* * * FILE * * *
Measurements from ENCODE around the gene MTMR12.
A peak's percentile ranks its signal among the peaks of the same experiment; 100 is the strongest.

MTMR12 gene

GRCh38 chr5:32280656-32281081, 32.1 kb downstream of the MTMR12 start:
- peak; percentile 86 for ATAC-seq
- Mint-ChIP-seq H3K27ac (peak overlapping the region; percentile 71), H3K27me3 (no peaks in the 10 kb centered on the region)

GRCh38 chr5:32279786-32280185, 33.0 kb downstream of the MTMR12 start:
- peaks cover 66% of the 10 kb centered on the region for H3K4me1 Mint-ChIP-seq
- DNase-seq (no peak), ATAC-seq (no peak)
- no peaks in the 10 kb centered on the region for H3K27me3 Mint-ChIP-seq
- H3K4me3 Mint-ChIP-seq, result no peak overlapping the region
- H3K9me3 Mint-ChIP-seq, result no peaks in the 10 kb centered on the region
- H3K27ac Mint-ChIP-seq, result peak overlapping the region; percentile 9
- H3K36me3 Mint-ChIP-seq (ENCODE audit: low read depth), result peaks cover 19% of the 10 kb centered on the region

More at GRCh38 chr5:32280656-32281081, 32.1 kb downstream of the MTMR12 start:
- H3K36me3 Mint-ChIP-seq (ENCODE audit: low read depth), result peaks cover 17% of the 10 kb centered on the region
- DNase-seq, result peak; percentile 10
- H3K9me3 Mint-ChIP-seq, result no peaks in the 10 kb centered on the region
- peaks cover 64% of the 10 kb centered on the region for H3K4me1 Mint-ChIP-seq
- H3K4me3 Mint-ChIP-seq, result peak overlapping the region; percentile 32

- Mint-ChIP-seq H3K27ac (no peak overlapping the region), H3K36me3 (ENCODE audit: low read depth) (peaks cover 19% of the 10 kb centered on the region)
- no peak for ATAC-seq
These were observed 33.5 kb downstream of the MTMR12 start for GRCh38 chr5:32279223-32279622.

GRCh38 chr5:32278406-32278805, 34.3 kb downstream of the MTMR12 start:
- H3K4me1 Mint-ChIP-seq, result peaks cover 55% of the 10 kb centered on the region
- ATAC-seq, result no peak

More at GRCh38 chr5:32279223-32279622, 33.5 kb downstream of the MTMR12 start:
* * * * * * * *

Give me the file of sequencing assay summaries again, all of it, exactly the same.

Measurements from ENCODE around the gene MTMR12.
A peak's percentile ranks its signal among the peaks of the same experiment; 100 is the strongest.

MTMR12 gene

GRCh38 chr5:32280656-32281081, 32.1 kb downstream of the MTMR12 start:
- peak; percentile 86 for ATAC-seq
- Mint-ChIP-seq H3K27ac (peak overlapping the region; percentile 71), H3K27me3 (no peaks in the 10 kb centered on the region)

GRCh38 chr5:32279786-32280185, 33.0 kb downstream of the MTMR12 start:
- peaks cover 66% of the 10 kb centered on the region for H3K4me1 Mint-ChIP-seq
- DNase-seq (no peak), ATAC-seq (no peak)
- no peaks in the 10 kb centered on the region for H3K27me3 Mint-ChIP-seq
- H3K4me3 Mint-ChIP-seq, result no peak overlapping the region
- H3K9me3 Mint-ChIP-seq, result no peaks in the 10 kb centered on the region
- H3K27ac Mint-ChIP-seq, result peak overlapping the region; percentile 9
- H3K36me3 Mint-ChIP-seq (ENCODE audit: low read depth), result peaks cover 19% of the 10 kb centered on the region

More at GRCh38 chr5:32280656-32281081, 32.1 kb downstream of the MTMR12 start:
- H3K36me3 Mint-ChIP-seq (ENCODE audit: low read depth), result peaks cover 17% of the 10 kb centered on the region
- DNase-seq, result peak; percentile 10
- H3K9me3 Mint-ChIP-seq, result no peaks in the 10 kb centered on the region
- peaks cover 64% of the 10 kb centered on the region for H3K4me1 Mint-ChIP-seq
- H3K4me3 Mint-ChIP-seq, result peak overlapping the region; percentile 32

- Mint-ChIP-seq H3K27ac (no peak overlapping the region), H3K36me3 (ENCODE audit: low read depth) (peaks cover 19% of the 10 kb centered on the region)
- no peak for ATAC-seq
These were observed 33.5 kb downstream of the MTMR12 start for GRCh38 chr5:32279223-32279622.

GRCh38 chr5:32278406-32278805, 34.3 kb downstream of the MTMR12 start:
- H3K4me1 Mint-ChIP-seq, result peaks cover 55% of the 10 kb centered on the region
- ATAC-seq, result no peak

More at GRCh38 chr5:32279223-32279622, 33.5 kb downstream of the MTMR12 start: